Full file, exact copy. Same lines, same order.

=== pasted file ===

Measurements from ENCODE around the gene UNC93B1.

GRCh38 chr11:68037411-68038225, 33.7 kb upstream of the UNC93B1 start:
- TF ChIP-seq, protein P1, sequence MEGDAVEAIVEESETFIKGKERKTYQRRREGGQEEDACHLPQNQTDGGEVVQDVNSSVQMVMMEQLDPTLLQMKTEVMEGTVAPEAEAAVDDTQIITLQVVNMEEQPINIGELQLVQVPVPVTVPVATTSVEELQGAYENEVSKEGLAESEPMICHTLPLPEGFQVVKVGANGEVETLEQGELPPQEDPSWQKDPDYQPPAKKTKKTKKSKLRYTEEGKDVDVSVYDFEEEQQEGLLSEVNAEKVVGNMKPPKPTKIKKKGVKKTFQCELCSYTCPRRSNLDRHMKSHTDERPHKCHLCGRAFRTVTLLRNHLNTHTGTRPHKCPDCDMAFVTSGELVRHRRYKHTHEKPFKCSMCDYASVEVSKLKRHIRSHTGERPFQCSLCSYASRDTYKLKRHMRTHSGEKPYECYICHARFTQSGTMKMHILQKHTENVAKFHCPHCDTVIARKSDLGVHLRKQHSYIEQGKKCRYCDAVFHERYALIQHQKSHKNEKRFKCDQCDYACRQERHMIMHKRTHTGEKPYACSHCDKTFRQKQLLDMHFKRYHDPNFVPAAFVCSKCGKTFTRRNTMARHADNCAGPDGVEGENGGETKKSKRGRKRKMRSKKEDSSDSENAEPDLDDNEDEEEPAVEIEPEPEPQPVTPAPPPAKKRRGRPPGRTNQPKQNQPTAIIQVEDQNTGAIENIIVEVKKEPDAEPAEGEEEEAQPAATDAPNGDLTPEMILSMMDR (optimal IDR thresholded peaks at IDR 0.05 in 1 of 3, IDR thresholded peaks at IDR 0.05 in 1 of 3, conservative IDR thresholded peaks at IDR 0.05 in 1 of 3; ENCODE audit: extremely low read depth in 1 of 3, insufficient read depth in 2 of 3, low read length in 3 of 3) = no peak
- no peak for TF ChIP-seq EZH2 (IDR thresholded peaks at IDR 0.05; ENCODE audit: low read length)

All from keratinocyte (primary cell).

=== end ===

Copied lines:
Measurements from ENCODE around the gene UNC93B1.

GRCh38 chr11:68037411-68038225, 33.7 kb upstream of the UNC93B1 start:
- TF ChIP-seq, protein P1, sequence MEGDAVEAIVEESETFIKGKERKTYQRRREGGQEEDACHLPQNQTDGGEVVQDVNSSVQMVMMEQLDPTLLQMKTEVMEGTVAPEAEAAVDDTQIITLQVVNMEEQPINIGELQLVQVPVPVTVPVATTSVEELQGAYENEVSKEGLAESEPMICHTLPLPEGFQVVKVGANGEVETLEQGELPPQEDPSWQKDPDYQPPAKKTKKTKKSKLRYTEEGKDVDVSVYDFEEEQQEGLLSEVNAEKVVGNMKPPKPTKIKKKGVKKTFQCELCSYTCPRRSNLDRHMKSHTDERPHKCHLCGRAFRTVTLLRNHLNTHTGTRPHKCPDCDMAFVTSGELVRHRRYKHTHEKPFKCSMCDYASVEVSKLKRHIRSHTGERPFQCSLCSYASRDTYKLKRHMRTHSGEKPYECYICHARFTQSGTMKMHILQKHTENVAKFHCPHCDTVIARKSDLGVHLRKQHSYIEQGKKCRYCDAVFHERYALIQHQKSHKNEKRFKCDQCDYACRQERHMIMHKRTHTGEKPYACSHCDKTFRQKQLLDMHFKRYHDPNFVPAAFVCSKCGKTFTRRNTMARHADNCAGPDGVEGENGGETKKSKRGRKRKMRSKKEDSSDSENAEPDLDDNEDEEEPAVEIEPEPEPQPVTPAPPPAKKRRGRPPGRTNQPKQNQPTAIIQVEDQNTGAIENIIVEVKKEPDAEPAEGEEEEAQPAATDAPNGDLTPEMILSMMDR (optimal IDR thresholded peaks at IDR 0.05 in 1 of 3, IDR thresholded peaks at IDR 0.05 in 1 of 3, conservative IDR thresholded peaks at IDR 0.05 in 1 of 3; ENCODE audit: extremely low read depth in 1 of 3, insufficient read depth in 2 of 3, low read length in 3 of 3) = no peak
- no peak for TF ChIP-seq EZH2 (IDR thresholded peaks at IDR 0.05; ENCODE audit: low read length)

All from keratinocyte (primary cell).